Polikarpov TIS Heavy Escort Fighter Prototype
The Polikarpov TIS Heavy Escort Fighter was ended with the death of company founder Nikolai Polikarpov in July of 1944.
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The Polikarpov name is long-remembered for the stout, open-air cockpit fighters serving the Soviet Union and others from the 1930s and into the 1940s. Beyond these well-known and recognizable entries, the company managed a slew of other offerings that began with the I-1 monoplane of 1923 (detailed elsewhere on this site). In the fall of 1938, with World War 2 looming on the horizon, Soviet authorities fleshed out a new requirement for a "heavy escort fighter" requiring a crew of two, exceptional armament and strong performance figures. Polikarpov OKB responded with a rare twin-engine offering by the company - the Polikarpov "TIS" ("Tyazhely Istrebitel Soprovozhdeniya").
Engineers elected for a modern monoplane wing configuration with all-metal construction and power served through 2 x Mikulin AM-37 series engines of 1,400 horsepower each. The crew of two would be seated inline, back-to-back and the cockpit held forward of midships. Each wing held an engine nacelle and each engine drove three-bladed propellers mounted on large spinners. The tail section was of a split-rudder configuration and the undercarriage of the "tail-dragger" arrangement. For the armament requirement, 2 x 20mm cannons were coupled with 4 x 7.62mm machine guns (the former mounted at the wing roots with the latter fitted to the nose section). The rear of the aircraft would be defensed by a dorsally-mounted, trainable 7.62mm machine gun and a ventrally-mounted, trainable 7.62mm machine gun. The latter two guns would be managed by the second crewmember to protect the aircraft's vital "six" from intercepting enemy aircraft.
"Samolet A" was used to designate the first prototype completed by Polikarpov. A first flight was held in September of 1941 but the German invasion of the Soviet Union (through "Operation Barbarossa" begun in June of 1941) pushed most of the existing Soviet war-making industry eastwards. This meant that the Polikarpov program was itself delayed as facilities were reestablished at Novosibirsk. By the time the move had been completed, it was June 1944 and a second prototype - "Samolet MA" - was finally flown. Mikulin AM-38 engines of 1,665 horsepower were installed in this aircraft in lieu of the expected AM-39 engines (1,700 horsepower) as they were not made available.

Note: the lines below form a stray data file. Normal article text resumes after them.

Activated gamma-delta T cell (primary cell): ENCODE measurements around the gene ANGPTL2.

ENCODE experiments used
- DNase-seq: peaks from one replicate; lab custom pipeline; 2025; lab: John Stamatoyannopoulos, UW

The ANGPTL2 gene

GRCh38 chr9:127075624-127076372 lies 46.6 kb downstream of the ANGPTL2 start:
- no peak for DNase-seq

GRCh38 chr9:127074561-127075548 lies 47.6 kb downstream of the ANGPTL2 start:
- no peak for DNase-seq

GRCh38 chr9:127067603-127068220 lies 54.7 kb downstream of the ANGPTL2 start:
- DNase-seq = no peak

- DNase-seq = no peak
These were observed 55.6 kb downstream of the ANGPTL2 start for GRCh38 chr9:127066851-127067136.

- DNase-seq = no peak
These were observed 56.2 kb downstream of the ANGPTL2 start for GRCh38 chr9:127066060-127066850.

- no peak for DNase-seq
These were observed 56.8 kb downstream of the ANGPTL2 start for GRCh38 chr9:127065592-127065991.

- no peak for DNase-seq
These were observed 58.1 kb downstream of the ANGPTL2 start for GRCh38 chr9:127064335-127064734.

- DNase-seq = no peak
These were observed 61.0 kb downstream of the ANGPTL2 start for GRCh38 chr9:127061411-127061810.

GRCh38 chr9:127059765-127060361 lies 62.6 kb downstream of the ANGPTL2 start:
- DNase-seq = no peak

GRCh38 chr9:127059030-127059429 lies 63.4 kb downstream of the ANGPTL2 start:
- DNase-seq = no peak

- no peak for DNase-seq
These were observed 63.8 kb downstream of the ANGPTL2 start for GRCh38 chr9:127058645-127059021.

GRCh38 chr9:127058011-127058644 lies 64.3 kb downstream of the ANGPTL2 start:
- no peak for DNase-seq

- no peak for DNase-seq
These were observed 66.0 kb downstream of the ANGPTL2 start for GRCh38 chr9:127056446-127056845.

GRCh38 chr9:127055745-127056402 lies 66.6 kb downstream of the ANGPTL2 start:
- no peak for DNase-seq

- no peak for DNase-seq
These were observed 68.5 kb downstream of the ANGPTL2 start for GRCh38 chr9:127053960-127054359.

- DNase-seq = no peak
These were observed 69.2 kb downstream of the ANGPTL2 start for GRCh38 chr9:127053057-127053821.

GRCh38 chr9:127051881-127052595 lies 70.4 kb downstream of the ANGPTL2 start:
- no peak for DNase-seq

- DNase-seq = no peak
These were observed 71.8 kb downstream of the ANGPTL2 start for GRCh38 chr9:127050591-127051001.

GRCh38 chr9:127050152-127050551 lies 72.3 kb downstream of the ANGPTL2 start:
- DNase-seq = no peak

The revised prototype also included an all-new armament fit to better fulfill the revised Soviet fighting doctrine which was now based on years combating the Axis powers. The 2 x 20mm cannons were given up in favor of 2 x 37mm autocannons and the 4 x 7.62mm machine guns were supplanted by 2 x 12.7mm heavy machine guns. This provided the aircraft with a much more fearsome forward "punch" be it in attacking German fighters/bombers or strafing columns and enemy positions.
Salomet MA began its flight testing into July 1944 but the death of its founder, Nikolai Polikarpov, from stomach cancer ended development as his company was absorbed into Lavochkin OKB. By this time aircraft like the competing Ilyushin IL-2 were more than holding their own as a heavy fighters and ground attack platforms and there proved little need to fund and further the still-in-development Polikarpov TIS initiative. Thus ended its flying days and only two prototypes were completed.